M stands for Midwifery

The importance of services provided by community midwives

“We came to Lebanon with zero. We had to restart life all over again. It took us so long to rebuild, however lately it feels like it’s all falling apart piece by piece,” says Fadia.

Our communications team in Lebanon joined Solange, Medair’s Community Midwife on a field trip in Qab Elias, in the Bekaa valley. Solange was there to conduct a follow-up session with Fadia, a vulnerable Syrian mother of eight. She had been consulting with her prior to her delivery of a newborn. Fadia and her family of eleven people live in a tarpaulin tent. It was a cold day in the Bekaa Valley and as we made our way into her home. This was poignant because six months ago she had given birth to a beautiful baby boy named Ahmad, who was sleeping in a crib hanging from the wall.

Fadia, 34 years old, escaped the crisis in Syria in 2013, coming to Lebanon on a long arduous journey, while pregnant. “We were trapped in Syria. My family and I couldn’t escape the crisis for a long time. As soon as we had the chance, some of my relatives and I left the town of Hallab. The journey was hard. It seemed like forever until we arrived here to Qab Elias. I was so scared for my baby,” said Fadia.

A Syrian mother holds her six-month-old baby boy in their tented home.

Fadia, a 34-year-old Syrian woman holds her newborn Ahmad while he smiles at the camera next to his hanging crib in their tented home, after finalizing her consultation with Solange, Medair’s Community Midwife in Qab Elias, the Bekaa Valley on the 24th of February 2022. ©Medair/Jaafar Hamdan

It wasn’t an easy relocation for her. With their little savings, Fadia and her family settled in the tarpaulin tent. However, time has not been kind to them. Currently, Fadia and her family continue to struggle in a crisis compounded by escalating inflation rates. The multi-layered crisis in Lebanon has significantly compromised maternal and child health, increasing the risk of acute and chronic malnutrition among the most vulnerable groups.

“We came to Lebanon with zero. We had to restart life all over again. It took us so long to rebuild, however lately it feels like it’s all falling apart piece by piece. My husband works on a day-to-day basis and is currently out of work. Opportunities for work are nowhere to be found and have reduced immensely since the start of the crisis. My older son Hamad has a leg impairment and requires diapers daily, because he cannot go to the toilet by himself. My newborn Ahmad also requires diapers, and baby formula as I am unable to breastfeed. Baby formula and a pack of diapers costs more than a week’s income. How can we continue affording this? I am embarrassed to say, but sometimes I rewash diapers, to reuse them, because I simply cannot afford to buy new ones,” says Fadia, overwhelmed. She continues saying, “No matter how bad it gets, I am hopeful things will get better. Services that are being provided to us help and make a difference when we have nothing else to hold on to. People like Solange are giving so much to our community, so at least we have this,” says Fadia emotionally. We left Fadia with our midwife to conduct the session in private.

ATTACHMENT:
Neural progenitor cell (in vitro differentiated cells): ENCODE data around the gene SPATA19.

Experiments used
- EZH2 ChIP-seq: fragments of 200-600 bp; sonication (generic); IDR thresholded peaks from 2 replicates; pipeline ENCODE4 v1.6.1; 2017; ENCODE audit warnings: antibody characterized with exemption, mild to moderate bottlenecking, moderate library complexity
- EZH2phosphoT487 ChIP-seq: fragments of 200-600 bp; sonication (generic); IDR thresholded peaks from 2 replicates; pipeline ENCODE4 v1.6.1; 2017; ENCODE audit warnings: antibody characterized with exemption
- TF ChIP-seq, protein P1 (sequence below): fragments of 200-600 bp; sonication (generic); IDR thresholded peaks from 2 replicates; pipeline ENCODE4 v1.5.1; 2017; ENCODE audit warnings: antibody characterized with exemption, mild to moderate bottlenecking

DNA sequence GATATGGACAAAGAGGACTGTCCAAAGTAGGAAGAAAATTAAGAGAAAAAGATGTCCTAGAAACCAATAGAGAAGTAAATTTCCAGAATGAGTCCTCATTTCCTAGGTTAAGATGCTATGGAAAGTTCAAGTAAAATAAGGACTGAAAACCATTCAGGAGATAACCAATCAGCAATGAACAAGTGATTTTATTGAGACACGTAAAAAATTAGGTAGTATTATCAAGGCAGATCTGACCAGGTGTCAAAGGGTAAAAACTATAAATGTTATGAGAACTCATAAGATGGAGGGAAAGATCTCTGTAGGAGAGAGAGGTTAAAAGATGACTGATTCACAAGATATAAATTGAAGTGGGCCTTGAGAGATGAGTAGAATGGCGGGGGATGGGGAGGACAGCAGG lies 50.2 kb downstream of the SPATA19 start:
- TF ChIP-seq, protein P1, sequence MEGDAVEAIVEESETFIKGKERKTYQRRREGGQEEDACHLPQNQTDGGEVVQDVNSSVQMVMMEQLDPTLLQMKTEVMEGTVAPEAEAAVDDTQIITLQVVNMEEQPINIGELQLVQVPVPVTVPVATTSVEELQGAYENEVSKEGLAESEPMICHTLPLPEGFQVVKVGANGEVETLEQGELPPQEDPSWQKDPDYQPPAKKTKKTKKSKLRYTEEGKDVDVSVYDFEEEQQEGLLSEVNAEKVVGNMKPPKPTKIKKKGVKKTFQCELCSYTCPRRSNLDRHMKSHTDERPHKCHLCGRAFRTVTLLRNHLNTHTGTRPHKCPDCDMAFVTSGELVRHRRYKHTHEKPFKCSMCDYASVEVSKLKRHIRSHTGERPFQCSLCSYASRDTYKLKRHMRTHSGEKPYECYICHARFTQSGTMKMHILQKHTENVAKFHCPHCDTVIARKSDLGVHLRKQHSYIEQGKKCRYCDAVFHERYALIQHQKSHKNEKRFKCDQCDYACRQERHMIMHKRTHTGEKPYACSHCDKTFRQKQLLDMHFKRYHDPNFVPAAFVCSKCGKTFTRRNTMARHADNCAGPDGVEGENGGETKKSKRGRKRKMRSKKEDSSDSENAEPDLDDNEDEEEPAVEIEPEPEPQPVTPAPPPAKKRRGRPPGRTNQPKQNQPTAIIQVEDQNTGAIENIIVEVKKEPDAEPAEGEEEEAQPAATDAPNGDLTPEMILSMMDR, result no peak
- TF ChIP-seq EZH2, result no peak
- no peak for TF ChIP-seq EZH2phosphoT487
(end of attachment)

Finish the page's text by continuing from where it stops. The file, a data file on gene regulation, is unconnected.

A female primary caregiver talks with a Syrian woman in her tented home.

Solange, Medair’s community midwife (CMW) consults in a follow up visit with Fadia, 34-year-old Syrian women who gave birth to baby Ahmad, six months old, in her home in Qab Elias, the Bekaa Valley on the 24th of February 2022. ©Medair/Jaafar Hamdan

Solange supported Fadia through her pregnancy and delivery.  Medair’s community midwives carry out physical examinations, checking the women’s blood pressure, weight, and listening to the baby’s heartbeat. This will identify any issues or concerns regarding the pregnancy. The community midwives also support mothers with self-care messages that address self-care and nutrition during pregnancy, birth preparedness, breastfeeding, and the importance of postnatal care. The midwives encourage pregnant women to go to the hospital to give birth, which ensures that a trained medical professional is present during delivery. Solange will also continue conducting postnatal visits with Fadia to check the well-being of the mother and baby and address any post-delivery problems. Solange will use these visits to encourage the mother to visit their local health clinic regularly and benefit from essential health services with their baby if they have any health concerns.

Medair services in The Bekaa Valley, Lebanon, are funded by Global Affairs ­Canada in partnership with Tearfund Canada, the Swiss Agency for Development and Cooperation (SDC) of the Federal Department of Foreign Affairs (FDFA) and with financial support of the European Union

This content was produced with resources gathered by Medair field and headquarters staff. The views expressed herein are those solely of Medair and should not be taken, in any way, to reflect the official opinion of any other organisation.